• Meter: A pattern of stressed and unstressed syllables that defines the rhythm of lines of poetry. Poetic meters are named for the type and number of feet they contain. For example, iambic pentameter is a type of meter that contains five iambs per line (thus the prefix “penta,” which means five). An example of a line of iambic pentameter (with stressed and unstressed syllables highlighted) is "Shall I compare thee to a summer's day?"

Rhyme Scheme

Formal verse makes use of end rhyme, which is the name for rhymes that occur at the ends of lines. End rhymes in formal verse typically repeat according to a pattern called a rhyme scheme. Rhyme schemes are described using letters of the alphabet, so that each line of verse that corresponds to a specific type of rhyme used in the poem is assigned a letter, beginning with "A." For example, a four-line poem in which the first line rhymes with the third, and the second line rhymes with the fourth has the rhyme scheme ABAB, as in the lines below from the poem To Anthea, who may Command him Anything by Robert Herrick:

Bid me to weep, and I will weep
While I have eyes to see
And having none, yet I will keep
A heart to weep for thee

Although all formal verse poems have some sort of rhyme scheme, certain forms of poetry have a pre-determined rhyme scheme, such as the sonnet or the villanelle. Poets wanting to write such poems have to match the rhyme scheme they use to that defined by the type of poem in question.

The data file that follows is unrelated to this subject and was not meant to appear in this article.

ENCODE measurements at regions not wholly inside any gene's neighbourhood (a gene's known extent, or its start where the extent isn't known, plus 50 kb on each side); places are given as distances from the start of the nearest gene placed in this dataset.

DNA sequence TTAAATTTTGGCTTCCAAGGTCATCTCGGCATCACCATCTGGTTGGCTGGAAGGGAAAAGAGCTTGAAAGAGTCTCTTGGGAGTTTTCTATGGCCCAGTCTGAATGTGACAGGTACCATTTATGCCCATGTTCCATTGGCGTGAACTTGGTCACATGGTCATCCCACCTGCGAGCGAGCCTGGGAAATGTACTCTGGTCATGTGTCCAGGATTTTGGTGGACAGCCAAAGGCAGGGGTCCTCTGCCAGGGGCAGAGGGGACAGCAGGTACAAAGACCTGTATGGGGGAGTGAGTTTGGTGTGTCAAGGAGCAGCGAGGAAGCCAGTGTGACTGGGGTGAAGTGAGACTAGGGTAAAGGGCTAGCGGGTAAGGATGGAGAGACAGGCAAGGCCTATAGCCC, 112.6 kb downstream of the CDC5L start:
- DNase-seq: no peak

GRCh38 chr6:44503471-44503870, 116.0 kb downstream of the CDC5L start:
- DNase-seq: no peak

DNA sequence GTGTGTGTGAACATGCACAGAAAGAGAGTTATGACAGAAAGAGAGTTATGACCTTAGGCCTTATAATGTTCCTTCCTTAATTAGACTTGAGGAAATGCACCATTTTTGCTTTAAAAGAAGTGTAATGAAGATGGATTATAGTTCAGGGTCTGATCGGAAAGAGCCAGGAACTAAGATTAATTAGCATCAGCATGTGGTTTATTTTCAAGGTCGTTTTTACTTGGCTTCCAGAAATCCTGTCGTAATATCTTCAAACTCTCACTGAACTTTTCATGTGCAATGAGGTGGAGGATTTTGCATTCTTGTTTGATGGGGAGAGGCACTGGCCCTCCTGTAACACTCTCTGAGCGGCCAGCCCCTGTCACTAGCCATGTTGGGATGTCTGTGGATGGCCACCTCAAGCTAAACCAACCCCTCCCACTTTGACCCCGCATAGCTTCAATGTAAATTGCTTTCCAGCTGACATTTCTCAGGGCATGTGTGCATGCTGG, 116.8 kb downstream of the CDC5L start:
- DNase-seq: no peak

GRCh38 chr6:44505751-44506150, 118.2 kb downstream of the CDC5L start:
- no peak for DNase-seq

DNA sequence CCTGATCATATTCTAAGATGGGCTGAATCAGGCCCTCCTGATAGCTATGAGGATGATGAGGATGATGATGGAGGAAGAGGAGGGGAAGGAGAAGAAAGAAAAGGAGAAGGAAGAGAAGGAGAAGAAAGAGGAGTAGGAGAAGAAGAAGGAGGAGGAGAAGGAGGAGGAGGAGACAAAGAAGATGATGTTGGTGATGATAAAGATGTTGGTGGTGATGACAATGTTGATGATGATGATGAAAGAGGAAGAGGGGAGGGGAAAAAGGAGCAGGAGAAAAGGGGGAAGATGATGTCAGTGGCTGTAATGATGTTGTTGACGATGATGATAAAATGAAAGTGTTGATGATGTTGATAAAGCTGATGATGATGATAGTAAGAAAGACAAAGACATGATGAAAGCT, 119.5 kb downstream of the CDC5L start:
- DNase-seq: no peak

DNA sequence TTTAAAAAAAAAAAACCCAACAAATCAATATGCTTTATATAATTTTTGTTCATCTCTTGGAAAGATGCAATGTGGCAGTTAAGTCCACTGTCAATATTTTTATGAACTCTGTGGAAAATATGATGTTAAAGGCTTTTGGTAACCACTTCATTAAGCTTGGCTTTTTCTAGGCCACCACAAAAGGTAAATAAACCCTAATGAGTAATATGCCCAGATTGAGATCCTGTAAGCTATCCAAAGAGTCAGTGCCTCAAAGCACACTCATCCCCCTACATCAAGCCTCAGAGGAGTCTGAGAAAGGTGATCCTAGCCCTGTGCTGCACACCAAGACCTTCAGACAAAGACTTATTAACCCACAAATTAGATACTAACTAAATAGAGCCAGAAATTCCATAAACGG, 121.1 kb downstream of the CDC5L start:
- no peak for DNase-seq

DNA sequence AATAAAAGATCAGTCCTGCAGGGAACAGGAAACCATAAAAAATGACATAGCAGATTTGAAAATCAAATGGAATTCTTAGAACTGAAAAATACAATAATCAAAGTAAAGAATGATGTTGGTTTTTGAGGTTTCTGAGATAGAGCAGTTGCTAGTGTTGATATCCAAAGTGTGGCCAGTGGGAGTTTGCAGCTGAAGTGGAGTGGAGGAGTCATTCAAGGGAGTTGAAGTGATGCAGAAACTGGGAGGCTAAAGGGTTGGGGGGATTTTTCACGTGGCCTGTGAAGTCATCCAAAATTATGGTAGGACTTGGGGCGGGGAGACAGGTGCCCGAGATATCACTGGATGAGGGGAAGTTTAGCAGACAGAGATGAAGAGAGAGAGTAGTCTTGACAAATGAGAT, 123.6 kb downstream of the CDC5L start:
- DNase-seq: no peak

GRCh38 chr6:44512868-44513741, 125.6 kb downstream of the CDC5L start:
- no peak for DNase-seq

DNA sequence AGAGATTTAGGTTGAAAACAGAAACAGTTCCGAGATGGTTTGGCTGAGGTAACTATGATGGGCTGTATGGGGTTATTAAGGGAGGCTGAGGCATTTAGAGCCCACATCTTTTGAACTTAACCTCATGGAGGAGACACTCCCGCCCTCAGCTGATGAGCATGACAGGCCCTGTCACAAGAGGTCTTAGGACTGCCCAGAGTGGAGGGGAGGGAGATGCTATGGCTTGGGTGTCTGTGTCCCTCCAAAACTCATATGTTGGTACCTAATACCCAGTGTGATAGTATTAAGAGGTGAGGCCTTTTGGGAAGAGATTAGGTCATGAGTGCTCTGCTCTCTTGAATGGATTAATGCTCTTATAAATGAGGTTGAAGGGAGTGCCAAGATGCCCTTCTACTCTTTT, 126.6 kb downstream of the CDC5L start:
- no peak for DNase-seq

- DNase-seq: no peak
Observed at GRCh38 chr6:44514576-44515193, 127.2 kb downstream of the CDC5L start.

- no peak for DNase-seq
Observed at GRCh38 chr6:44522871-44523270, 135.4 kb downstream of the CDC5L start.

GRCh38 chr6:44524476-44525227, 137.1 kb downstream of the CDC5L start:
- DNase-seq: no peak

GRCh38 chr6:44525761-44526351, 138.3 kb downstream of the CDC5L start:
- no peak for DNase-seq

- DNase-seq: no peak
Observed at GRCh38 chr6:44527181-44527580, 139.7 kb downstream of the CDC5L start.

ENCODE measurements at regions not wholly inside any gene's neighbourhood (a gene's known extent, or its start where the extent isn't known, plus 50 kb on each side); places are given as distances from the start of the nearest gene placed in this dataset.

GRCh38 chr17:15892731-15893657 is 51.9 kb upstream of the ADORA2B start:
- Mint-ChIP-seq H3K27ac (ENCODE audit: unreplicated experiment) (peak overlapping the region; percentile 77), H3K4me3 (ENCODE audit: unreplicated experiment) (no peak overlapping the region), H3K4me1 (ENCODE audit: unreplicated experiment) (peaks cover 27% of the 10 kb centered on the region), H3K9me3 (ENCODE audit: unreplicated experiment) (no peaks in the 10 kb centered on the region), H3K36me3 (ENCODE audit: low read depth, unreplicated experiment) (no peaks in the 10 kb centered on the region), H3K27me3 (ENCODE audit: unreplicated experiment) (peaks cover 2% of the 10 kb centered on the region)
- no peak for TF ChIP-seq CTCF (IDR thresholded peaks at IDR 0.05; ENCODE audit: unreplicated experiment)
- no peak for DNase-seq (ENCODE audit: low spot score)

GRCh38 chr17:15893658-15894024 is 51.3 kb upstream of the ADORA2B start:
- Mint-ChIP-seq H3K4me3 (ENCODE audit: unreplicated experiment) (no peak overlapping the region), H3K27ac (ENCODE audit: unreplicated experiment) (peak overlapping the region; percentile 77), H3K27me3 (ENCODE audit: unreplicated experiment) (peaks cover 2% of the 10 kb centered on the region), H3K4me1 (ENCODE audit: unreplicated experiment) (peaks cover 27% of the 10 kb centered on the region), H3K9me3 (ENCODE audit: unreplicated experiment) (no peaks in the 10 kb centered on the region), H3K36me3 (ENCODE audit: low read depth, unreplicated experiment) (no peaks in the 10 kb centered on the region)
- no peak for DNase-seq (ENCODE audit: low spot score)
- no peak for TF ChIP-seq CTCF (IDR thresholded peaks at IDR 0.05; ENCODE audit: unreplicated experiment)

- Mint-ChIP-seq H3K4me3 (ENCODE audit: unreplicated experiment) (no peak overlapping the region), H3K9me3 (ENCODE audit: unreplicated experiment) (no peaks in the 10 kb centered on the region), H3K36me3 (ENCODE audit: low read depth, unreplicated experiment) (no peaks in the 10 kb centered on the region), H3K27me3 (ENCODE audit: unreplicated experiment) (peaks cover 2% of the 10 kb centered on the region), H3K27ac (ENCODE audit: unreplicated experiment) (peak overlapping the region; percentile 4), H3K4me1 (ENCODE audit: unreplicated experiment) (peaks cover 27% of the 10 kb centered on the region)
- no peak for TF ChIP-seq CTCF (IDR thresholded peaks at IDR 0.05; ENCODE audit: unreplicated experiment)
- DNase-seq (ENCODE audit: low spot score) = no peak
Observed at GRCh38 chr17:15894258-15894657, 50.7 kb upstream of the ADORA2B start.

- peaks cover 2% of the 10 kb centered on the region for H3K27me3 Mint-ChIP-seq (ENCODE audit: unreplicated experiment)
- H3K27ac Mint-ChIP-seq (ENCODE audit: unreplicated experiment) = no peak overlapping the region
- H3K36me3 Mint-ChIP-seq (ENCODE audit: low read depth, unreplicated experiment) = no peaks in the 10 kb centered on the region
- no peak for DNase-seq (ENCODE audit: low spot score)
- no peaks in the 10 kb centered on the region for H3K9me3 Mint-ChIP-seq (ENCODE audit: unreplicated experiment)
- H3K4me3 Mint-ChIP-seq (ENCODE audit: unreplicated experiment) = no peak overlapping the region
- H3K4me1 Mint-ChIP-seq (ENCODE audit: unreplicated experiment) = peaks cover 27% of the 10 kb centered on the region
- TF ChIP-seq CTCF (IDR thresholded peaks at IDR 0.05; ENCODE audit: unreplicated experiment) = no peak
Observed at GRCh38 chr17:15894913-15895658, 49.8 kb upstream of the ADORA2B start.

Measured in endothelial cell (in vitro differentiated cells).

Meter Can Vary in Formal Verse

Some poems written in meter use the same metrical pattern throughout the entire poem. Every line of a sonnet, for instance, is written in iambic pentameter. However, it's also perfectly normal for a poem written in formal verse to contain different types of meter or metrical feet within it. This sort of variation can occur in two ways:

  • Line-by-line: Different lines of the poem can use different meters. For example, common meter is a type of meter that alternates lines of iambic tetrameter (four iambs per line) and iambic trimeter (three iambs per line).
  • Within a line: Metric variation can also occur within a line of a poem. For instance, a poem written in an iambic meter may suddenly substitute an iamb with a different foot—for example, a trochee, the iamb's opposite—to create a pause, accommodate a certain word, or vary the poem's rhythm. As long as these substitutions are relatively minor enough that the overall meter remains recognizable, the poem would still be an example of formal verse. In fact, this type of variation is standard in formal verse.